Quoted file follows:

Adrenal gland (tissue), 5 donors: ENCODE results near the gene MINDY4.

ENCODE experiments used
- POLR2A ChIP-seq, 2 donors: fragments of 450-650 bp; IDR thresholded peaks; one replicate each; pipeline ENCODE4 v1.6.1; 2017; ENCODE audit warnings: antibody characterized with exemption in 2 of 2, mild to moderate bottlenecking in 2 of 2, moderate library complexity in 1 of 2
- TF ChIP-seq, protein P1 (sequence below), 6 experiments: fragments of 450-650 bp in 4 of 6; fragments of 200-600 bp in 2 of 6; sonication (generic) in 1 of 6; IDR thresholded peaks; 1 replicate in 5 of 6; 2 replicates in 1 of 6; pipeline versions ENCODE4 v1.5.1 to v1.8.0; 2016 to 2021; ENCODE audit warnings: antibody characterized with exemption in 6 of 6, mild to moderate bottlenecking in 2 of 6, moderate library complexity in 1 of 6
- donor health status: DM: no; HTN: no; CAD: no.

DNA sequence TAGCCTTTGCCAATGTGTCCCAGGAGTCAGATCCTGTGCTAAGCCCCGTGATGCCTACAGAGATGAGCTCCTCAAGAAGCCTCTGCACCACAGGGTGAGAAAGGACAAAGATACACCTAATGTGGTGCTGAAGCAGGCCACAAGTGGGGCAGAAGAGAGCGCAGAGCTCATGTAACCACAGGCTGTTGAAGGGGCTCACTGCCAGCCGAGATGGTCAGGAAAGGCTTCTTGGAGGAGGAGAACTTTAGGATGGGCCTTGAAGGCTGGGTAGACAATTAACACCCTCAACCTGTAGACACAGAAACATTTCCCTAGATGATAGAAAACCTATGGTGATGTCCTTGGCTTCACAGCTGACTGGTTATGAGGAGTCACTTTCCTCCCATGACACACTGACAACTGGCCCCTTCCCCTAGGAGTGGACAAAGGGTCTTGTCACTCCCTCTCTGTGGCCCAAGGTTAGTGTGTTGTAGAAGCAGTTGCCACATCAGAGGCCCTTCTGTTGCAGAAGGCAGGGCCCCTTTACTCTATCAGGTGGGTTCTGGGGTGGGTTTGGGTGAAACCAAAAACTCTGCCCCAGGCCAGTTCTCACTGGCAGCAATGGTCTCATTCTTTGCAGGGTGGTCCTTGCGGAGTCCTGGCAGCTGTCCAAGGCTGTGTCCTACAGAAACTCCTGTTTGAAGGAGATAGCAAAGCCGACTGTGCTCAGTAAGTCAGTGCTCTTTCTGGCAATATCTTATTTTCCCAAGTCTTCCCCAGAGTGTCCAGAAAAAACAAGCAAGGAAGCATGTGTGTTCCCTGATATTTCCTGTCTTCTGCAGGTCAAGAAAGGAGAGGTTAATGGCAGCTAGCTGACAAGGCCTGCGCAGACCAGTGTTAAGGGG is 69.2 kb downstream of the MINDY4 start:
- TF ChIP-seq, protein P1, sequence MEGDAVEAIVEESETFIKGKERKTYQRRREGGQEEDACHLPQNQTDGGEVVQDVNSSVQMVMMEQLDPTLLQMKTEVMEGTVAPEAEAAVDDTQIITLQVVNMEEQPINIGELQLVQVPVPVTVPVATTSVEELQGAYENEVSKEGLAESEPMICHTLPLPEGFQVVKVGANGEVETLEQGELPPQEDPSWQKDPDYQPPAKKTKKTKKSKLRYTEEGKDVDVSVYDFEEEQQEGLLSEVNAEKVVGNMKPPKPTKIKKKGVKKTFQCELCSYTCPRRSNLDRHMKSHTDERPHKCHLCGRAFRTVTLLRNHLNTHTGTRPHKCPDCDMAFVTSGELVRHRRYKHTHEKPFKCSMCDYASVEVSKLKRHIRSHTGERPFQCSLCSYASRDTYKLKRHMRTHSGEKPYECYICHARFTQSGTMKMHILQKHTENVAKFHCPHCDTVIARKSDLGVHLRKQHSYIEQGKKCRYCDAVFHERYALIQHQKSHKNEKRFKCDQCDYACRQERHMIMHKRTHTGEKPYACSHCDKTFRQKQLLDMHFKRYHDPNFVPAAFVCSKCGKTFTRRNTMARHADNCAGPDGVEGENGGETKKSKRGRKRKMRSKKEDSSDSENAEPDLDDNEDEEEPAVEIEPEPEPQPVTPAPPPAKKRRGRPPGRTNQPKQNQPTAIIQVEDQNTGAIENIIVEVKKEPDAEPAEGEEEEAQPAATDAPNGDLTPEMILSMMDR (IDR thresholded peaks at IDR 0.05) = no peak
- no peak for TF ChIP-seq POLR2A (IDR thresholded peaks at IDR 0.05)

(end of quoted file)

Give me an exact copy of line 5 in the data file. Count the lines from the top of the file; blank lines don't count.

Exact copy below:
- donor health status: DM: no; HTN: no; CAD: no.